Of course under our present system of corporate capitalism that is focused on short-term profit (next quarter earnings) it is hard to justify spending present dollars for future gain, especially "intangibles" such as social benefits. Such things as preventive maintenance suffer from the same handicap (present costs for future benefits) but at some point in the near future we are going to have to recognize the basic fact that such a system is not sustainable and try to change the way the system works. That is a real problem. Good luck, and please let me know if you find a way to do it.

            Charlie Mauch

            Your use of Yahoo! Groups is subject to the Yahoo! Terms of Service.
          • Kevin L. Conlin
            In the context of the question asked, what was your point? ... From: Joseph Phelan To: hreg@yahoogroups.com Sent: Wednesday, July 10, 2002 1:46 PM Subject: Re:
            Message 5 of 7 , Jul 10, 2002
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              In the context of the question asked, what was your point?
              ----- Original Message -----
              Sent: Wednesday, July 10, 2002 1:46 PM
              Subject: Re: [hreg] suggestions for quantifiable elements of renewables

              As an extreme example, Buckminster Fuller, in the book Critical Path, calculates the cost to create the BTUs in oil by adding up all of the pressure over time required by nature to "cook" it up so to speak, then assigns a retail equivalent value of 10 cents per kWh resulting in a whopping $1 million per barrel of oil.  Clearly there's an externality limit of common sense that starts before 300 million years ago.
               
              For more on externalities see the work of economist Herman E. Daly.  Marx worked in the 19th century on economic ideas which affected the 20th century in the negative, hopefully Daly's work will have as much influence on the 21st century but to the positive.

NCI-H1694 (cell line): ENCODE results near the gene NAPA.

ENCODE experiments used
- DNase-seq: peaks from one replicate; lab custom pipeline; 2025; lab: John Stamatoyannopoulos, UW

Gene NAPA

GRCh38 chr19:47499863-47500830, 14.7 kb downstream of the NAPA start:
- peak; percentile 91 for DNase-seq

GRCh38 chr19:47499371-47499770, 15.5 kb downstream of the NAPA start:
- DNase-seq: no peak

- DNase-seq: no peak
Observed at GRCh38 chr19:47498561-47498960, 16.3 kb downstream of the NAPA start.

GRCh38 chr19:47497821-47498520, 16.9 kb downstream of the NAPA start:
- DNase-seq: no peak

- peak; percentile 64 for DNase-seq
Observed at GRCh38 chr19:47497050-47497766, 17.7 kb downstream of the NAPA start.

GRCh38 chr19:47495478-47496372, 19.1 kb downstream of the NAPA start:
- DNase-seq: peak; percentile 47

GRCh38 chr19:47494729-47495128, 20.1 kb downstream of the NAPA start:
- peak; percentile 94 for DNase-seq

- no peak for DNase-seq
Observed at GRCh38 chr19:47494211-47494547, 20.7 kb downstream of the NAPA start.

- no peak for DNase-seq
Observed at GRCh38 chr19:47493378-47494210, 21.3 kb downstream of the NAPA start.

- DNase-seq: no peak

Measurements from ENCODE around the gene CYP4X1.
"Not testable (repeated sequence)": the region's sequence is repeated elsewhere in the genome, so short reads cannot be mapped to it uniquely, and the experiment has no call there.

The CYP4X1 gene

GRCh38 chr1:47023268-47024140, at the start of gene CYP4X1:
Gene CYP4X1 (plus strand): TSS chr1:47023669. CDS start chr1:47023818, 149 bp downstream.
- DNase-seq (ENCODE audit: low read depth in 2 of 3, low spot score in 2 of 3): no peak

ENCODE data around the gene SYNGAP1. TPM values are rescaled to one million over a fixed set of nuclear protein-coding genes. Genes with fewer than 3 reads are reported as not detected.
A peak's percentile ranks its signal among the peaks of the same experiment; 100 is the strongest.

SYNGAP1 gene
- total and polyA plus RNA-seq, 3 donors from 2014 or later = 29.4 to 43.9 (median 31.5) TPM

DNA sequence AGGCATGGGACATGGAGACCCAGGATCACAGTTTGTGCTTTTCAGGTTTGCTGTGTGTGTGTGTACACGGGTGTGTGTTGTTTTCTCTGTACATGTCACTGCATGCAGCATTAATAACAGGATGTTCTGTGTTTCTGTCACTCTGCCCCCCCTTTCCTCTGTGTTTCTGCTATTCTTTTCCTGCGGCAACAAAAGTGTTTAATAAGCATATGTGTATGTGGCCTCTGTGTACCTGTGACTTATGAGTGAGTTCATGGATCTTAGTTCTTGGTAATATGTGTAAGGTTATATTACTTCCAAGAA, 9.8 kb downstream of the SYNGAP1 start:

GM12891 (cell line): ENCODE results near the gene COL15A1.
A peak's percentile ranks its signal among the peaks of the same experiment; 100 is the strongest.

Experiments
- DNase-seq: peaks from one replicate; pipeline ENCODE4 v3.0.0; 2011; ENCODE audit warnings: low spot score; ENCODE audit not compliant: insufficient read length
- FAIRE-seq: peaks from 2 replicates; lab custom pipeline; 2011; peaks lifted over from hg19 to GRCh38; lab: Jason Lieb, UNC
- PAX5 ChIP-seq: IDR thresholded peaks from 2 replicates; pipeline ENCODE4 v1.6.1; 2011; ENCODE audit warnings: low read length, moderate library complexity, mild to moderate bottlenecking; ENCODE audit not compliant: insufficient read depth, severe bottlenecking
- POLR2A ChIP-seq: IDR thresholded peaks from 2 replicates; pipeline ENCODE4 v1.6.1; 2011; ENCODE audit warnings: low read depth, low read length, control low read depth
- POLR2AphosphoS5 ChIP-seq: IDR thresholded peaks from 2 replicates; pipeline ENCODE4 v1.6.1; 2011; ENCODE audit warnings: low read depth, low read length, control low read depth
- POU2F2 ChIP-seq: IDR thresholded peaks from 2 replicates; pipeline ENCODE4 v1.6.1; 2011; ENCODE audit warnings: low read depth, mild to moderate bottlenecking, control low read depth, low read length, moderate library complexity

- JP
              ----- Original Message -----
              Sent: Wednesday, July 10, 2002 10:50 AM
              Subject: Re: [hreg] suggestions for quantifiable elements of renewables

              In a message dated 7/10/02 9:39:42 AM Central Daylight Time, cjerko@... writes:


              Subj:[hreg] suggestions for quantifiable elements of renewables
              Date:7/10/02 9:39:42 AM Central Daylight Time
              From:cjerko@...
              Reply-to:hreg@yahoogroups.com
              To:hreg@yahoogroups.com
              Sent from the Internet



              Ok, this may require a thinking cap.

              As i mentioned before, i will try to get my company to invest in renewables
              once my homework is complete.  Currently, any way i slice it, i cannot come
              close to a 9% return on the investment.  There is no way Tractebel nor Suez
              would invest out of the goodness of their hearts...share holders - you know.

              So, have you ever heard of a companies stock value increasing (maybe
              Ex-RON's)from going green or making green announcemetns?  Can you think of
              any other extrinsic values from investing in renewables that are
              quantifiable?

              Any help would be much appreciated,
              Christine




              Christine,

              One of the major problems here is that the fossil fuels industry (as an example) has done such a good job of hiding their true costs and passing them on to others and the general public as externalities that it is hard to explain to the public what the true costs are and therefore to calculate true economics, since the system does not give much value for intangibles such as long-term social benefits.

              Our entire economy is based on the wasteful consumption of cheap energy, so for openers, you might try explaining the real cost of gasoline at the pump. It is not $1.50 or so - it is more like $5 to $15 per gallon, depending on how far you want to follow the money. There have been attempts to quantify these costs, and you will find one very good example entitled The Real Price of Gas by the International Center for Technology Assessment at the following website:

              http://www.icta.org/projects/trans/rlprexsm.htm

              Of course under our present system of corporate capitalism that is focused on short-term profit (next quarter earnings) it is hard to justify spending present dollars for future gain, especially "intangibles" such as social benefits. Such things as preventive maintenance suffer from the same handicap (present costs for future benefits) but at some point in the near future we are going to have to recognize the basic fact that such a system is not sustainable and try to change the way the system works. That is a real problem. Good luck, and please let me know if you find a way to do it.

              Charlie Mauch

              Your use of Yahoo! Groups is subject to the Yahoo! Terms of Service.

              Your use of Yahoo! Groups is subject to the Yahoo! Terms of Service.